Armoured Car "Ehrhardt" M1917 World War I
The development of German armoured Cars began in 1906 with the Ehrhardt BAK (Ballon Abwehr Kanone), actually an armoured anti-aircraft platform.
Ehrhardt had a single armoured car tested in the United States, but there was little interest.
By the outbreak of WW-I in 1914, Germany had no armoured vehicles in service other then a small number of the BAK tractors for artillery towing and an assortment of other BAK-type vehicles. The Chief of the German General Staff ordered a number of armoured cars in October 1910, and Daimler, Büssing, and Ehrhardt all produced enough vehicles for a test unit on the Alsace and Romanian Fronts in 1916. They proved valuable enough for further production of two Daimler and 12 Ehrhardt vehicles in 1917. The Ehrhardt was an improved version of the M1915 model, with the addition of dual rear wheels protected by partially armoured wells, armoured headlamps, a serrated grouser-type extension mounted on each front wheel, horizontal armoured louvers on the radiator, and seven machine guns. This vehicle held a crew of between eight and nine men, and complaints of cramped quarters were frequent, especially if the field radio (only operable when stopped) was mounted. The Ehrhardt M1917 was powered by an 85 hp engine that drove both axles.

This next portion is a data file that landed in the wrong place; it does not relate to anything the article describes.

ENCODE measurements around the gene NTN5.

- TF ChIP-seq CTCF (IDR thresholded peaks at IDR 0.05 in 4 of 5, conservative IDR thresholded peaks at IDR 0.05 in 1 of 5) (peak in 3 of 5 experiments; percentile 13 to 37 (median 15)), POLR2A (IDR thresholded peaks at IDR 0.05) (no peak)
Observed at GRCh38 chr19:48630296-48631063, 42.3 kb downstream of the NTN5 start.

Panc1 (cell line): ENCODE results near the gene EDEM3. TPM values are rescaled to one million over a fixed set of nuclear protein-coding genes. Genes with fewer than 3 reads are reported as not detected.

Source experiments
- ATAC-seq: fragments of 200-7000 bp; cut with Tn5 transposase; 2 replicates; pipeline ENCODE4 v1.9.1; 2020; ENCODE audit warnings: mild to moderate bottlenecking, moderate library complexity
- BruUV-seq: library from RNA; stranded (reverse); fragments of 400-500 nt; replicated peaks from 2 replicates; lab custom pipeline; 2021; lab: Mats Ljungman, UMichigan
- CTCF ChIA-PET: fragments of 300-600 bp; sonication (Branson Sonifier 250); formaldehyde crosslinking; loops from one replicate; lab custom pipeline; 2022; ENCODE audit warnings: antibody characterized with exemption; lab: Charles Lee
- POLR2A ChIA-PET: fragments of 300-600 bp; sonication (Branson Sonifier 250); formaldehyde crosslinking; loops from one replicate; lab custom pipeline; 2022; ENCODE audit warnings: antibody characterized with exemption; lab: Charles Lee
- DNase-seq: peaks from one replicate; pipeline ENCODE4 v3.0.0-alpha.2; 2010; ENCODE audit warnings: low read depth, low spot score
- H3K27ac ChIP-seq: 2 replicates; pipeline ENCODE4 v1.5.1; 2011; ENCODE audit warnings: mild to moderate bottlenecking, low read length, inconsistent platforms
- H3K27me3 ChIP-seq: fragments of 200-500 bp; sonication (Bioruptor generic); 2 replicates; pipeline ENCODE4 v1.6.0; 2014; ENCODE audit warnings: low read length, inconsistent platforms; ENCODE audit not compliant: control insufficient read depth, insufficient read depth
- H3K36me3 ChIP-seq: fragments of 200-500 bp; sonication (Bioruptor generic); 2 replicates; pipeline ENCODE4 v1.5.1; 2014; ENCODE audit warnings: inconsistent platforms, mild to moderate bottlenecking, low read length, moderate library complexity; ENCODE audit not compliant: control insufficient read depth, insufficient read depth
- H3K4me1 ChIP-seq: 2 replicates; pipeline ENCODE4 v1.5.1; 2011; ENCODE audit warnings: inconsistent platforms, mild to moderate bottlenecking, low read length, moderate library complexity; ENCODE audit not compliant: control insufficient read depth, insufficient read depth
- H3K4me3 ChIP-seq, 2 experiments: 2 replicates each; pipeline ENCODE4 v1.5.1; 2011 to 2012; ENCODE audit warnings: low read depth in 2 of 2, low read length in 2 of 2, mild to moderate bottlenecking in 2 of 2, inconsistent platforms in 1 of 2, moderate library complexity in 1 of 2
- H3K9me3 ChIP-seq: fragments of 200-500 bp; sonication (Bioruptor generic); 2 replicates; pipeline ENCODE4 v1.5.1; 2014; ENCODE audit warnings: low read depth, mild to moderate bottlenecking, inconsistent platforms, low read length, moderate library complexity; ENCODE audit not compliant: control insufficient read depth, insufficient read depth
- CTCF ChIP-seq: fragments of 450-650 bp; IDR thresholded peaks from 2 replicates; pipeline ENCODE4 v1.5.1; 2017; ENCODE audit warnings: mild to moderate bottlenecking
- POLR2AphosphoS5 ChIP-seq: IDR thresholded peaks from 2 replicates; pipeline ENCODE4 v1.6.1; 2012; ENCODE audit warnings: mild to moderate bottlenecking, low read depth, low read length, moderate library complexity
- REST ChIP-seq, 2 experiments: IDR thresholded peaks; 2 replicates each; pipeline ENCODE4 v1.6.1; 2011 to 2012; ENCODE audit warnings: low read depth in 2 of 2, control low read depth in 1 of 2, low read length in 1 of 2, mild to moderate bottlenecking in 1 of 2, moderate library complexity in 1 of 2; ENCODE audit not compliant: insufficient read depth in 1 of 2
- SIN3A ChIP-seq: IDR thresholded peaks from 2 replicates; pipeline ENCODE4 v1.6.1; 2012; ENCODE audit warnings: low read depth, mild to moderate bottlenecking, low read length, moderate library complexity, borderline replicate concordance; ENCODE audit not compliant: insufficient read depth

One Ehrhardt Armoured Car in Dutch Service
The second armoured vehicle of the Dutch forces (in this case the Dutch Army or KL) was a German Ehrhardt Armoured Car. Some days after the Armistice on 11th November 1918 the Germans obtained permission from the Dutch Government to withdraw part of their forces from Belgium through the Dutch province of Limburg, on the condition they left their weapons with the Dutch. In this withdrawl the Germans surrendered a partially armoured lorry chassis. This later became the only Ehrhardt armoured car in Dutch service.
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